Imagine how it would feel to Jeremiah if, every time he mentions that he’s an abolitionist, he receives the response: “Oh, is that for health reasons?”
“Veganism is a way of living which seeks to exclude, as far as is possible and practicable, all forms of exploitation of, and cruelty to, animals for food, clothing or any other purpose.” – The Vegan Society (who created the word “vegan” in 1944)
Imagine an artist who paints as a hobby. Every now and again – weekends, or holidays, perhaps – he’ll head off with his watercolours and find a spot and paint. He might sell some paintings; others he might give away as presents. He doesn’t feel like a failure. And no-one thinks of him as a failure.
Writing isn’t quite like that. It’s a creative art form, but there are a few key differences between it and other creative art forms that can make pursuing writing as a hobby somewhat challenging.1
DIFFERENCE ONE: THE CONSUMER CONSUMING
It takes only seconds to glance at a painting; only minutes at most to hang it on your wall. Different people might like different types of art, but generally a nice piece of art is a nice piece of art, especially if it’s an original to which you have a personal connection. You’re happy to put it up somewhere and look at it occasionally when you walk by.
A novel isn’t like that. If a friend gives you a copy of their novel to read, it’s often not a gift but an obligation, and not a blessing, but a curse. It takes several hours or more to read a novel. You have to concentrate. And if that novel hasn’t seized your imagination it’s going to feel like work, and unpleasant work at that.
DIFFERENCE TWO: THE CREATOR CREATING
An amateur writing novels as a hobby might only be able to manage one decent, edited book every two years; unless an artist is painting huge canvasses I’d hope they’d be able to produce paintings at a better rate than that, even as a hobby on top of a day job.
DIFFERENCE THREE: THE PUBLICATION MODELS
While art does have the concept of prints, limited edition or otherwise, the tradition is in originals. You paint a painting and then you sell it to someone. Sure, there might be a bloke out there who sells his paintings though Sotheby’s for £1 million, while you sell yours through a local gallery for £30, but you and he are doing the same thing – it’s just a difference of scale.
In novels (in all fiction come to that), it’s always worked in a very different manner (except for this guy, and what he was doing was so different from the norm that he became the subject of a series of piss-taking Internet memes and received a torrent of hate and abuse)2.
With text, it’s the content that’s the art, not the vessel within which it resides, and a piece’s worth is measured not by how much one person wishes to own the original, but by how many people value the work enough to wish to spend their time consuming a copy of it.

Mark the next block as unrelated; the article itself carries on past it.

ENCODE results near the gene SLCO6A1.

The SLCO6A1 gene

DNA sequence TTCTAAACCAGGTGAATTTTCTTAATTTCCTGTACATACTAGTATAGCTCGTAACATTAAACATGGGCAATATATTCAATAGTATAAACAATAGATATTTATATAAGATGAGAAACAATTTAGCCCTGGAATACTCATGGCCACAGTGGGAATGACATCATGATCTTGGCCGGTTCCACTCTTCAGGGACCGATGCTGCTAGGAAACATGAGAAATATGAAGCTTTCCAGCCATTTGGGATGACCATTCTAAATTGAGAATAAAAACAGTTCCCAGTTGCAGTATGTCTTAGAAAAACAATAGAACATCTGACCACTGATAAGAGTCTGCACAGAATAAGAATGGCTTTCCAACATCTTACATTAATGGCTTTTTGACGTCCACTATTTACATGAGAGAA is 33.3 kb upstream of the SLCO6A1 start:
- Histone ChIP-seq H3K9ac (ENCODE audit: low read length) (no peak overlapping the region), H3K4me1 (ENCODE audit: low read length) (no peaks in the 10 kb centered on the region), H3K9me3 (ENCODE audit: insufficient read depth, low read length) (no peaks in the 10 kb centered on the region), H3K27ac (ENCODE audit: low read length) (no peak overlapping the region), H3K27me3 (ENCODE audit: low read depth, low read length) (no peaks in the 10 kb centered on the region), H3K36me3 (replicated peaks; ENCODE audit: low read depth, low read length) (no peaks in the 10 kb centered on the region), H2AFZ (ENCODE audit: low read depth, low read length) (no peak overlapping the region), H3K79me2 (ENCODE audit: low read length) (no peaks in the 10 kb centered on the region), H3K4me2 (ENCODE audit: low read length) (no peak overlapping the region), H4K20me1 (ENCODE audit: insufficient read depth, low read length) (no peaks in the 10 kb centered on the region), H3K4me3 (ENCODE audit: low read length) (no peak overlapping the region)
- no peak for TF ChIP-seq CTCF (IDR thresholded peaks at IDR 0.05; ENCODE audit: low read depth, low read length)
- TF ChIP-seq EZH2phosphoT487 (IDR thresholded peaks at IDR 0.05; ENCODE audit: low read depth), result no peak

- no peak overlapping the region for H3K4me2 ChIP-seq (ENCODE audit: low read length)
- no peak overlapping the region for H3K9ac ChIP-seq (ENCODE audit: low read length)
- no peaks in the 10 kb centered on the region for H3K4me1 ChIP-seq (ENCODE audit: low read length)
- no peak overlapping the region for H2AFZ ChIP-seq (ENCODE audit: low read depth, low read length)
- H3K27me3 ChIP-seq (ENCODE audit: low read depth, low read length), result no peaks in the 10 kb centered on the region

This is a point I think that many people miss when they talk about giving their fiction away for free, or for very small amounts of money. It’s not money that’s ultimately the barrier to someone reading your work: it’s the time and effort it will take for people to read it (i.e. difference #1 above).
A novel self-published at £0.99 a copy that sells only five copies isn’t a failure because only five people bought it; it’s a failure because only five people wanted to read it.3
This also changes how other’s opinions affect the creators view of the work. If you paint a painting and one of your friends likes it, and all your other friends hate it, then great – you give it to the friend who liked it. Only one person needs to like a painting – the person who ends up with it on their wall.
But it’s not enough for one single person to like a work of fiction. When you show your novel to a friend you’re not simply hoping for them to say they like it; you’re hoping that they will say that they think many other people will like it too.
WHAT THIS MEANS
What it means is that painting (or sculpting, or freeze drying dog turds you found on the street and arranged into stick figures, or whatever the hell it is that floats your visual artistic boat) works better as a hobby than writing does. A hobbyist artist can spend some enjoyable free time painting paintings and then get the satisfaction of seeing other people enjoy viewing those paintings, and perhaps even displaying them in their homes.
By contrast, a hobbyist writer typically spends their time writing stories that might never get read, or if they do get read (by friends and family, as beta readers, perhaps) will be done in circumstances that amount to the reader doing the writer a favour. Its not “Here’s a copy of a novel I wrote for you as a present for your birthday.” It’s: “Could you do me a favour by reading my novel and telling me what you think?”